Tag: new release

The First Chapter of Heired Lines

Posted April 18, 2020 by Magan Vernon in Books, Happily Ever After / 0 Comments

Heired Lines by Magan Vernon

Sometimes, you’ve got to take a job with the devil to pay the bills…

Too bad I learned too late the devil wears Armani, is the most uptight man in the history of history, and I just signed an unbreakable contract shackling me to his pompous royal side for the summer.

But God, he’s got this British accent that makes my panties melt.

Until the words he says catch up with my brain and make me want to throw one of his precious vases at his head.

One minute we’re fighting—and the next—we can’t keep our hands off each other. Because somehow, when Mr. Blue Eyes is kissing me, he makes me forget how much he annoys me.

And that starts a whole new level of complications I. Don’t. Need.

Cuz if you dance with the devil, someone’s gonna end up getting burned…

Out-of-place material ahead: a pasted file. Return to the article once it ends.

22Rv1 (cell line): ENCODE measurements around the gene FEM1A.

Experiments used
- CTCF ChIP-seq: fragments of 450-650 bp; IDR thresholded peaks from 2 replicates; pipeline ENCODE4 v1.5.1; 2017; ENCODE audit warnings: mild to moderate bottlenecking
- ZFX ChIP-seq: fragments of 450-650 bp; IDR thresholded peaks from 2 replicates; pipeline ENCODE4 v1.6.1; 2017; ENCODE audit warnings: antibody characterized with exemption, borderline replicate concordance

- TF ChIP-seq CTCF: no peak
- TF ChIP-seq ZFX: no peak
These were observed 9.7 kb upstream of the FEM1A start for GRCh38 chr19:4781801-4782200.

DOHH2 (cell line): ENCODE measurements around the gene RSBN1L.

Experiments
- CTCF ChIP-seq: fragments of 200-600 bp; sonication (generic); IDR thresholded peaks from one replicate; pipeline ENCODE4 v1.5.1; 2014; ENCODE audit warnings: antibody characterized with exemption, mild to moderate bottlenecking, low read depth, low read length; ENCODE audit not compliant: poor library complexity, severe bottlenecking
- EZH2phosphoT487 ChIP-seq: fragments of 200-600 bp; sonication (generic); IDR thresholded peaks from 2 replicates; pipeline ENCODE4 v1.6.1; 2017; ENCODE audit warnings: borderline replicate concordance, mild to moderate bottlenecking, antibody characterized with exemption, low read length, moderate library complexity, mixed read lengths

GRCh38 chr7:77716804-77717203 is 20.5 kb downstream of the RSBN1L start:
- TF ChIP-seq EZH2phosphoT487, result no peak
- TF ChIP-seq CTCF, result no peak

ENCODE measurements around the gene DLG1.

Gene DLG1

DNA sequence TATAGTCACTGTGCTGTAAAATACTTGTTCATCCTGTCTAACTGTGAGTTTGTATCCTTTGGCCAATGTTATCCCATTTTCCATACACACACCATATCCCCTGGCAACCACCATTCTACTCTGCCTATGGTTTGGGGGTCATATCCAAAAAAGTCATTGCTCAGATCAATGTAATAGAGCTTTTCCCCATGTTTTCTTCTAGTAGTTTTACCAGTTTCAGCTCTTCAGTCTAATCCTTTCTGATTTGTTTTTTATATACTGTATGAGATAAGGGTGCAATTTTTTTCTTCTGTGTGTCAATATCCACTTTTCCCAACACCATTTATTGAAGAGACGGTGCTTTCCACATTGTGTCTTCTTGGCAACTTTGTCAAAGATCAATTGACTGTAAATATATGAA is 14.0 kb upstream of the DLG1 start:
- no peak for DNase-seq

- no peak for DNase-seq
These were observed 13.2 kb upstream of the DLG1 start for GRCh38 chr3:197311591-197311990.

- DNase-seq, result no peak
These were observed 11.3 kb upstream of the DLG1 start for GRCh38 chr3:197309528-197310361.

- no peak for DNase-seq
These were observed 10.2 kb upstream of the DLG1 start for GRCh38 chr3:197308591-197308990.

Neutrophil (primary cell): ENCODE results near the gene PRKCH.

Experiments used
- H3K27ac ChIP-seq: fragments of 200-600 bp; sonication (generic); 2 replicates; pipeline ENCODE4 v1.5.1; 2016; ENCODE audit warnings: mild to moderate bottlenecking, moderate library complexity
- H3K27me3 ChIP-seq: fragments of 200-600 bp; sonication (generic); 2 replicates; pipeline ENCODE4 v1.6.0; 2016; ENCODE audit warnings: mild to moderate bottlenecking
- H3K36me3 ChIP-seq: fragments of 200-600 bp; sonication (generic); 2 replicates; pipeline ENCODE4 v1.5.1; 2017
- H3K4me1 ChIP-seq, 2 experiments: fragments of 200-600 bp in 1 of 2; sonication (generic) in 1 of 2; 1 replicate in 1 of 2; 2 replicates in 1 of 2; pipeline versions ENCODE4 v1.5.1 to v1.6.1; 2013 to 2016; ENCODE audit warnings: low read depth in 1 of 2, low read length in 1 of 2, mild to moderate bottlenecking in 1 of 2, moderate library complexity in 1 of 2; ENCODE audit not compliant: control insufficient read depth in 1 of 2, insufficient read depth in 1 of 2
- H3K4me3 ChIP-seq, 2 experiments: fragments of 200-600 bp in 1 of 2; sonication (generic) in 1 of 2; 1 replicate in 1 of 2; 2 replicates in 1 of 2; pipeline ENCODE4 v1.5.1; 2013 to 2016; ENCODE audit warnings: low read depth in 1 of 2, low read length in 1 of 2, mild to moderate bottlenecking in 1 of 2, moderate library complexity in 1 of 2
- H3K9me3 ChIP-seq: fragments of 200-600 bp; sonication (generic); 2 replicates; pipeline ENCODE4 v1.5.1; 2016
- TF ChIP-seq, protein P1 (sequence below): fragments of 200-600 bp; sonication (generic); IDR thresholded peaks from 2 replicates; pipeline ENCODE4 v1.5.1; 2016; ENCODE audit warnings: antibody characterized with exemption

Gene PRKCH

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Chapter One


The usual suspects were already in full swing, haggling for people’s discarded treasures at the Carolina Days flea market.

Some antique dealers, older couples, then me––the recent college grad with a master’s in history and nothing to show for it. Well, I guessed I did have a pile of Mom’s hospital bills, another pile of “while your resume was promising” letters, and a lot of packing tape and boxes to mail out the array of old Pepsi signs, that being the main things that sold on my eBay site.

Plopping down at a table near a row of food trucks, I set down my bag of the day’s finds and hooked my phone up to the free Wi-Fi from the barbecue cart.

“Hopefully, some of this stuff is worth something,” I muttered and dug into the bag I made out of an old high school band T-shirt.

The first thing I pulled out was a Georgian vase I’d been able to persuade a man to sell me for five dollars. The only thing that could potentially have some real historic value if it really was from England and as old as the hand-painted style seemed to indicate.

I took a few photos of the vase from different angles and made sure to get a nice picture of the stamp on the bottom.

Webley, England.

Never heard of it, and I studied English history.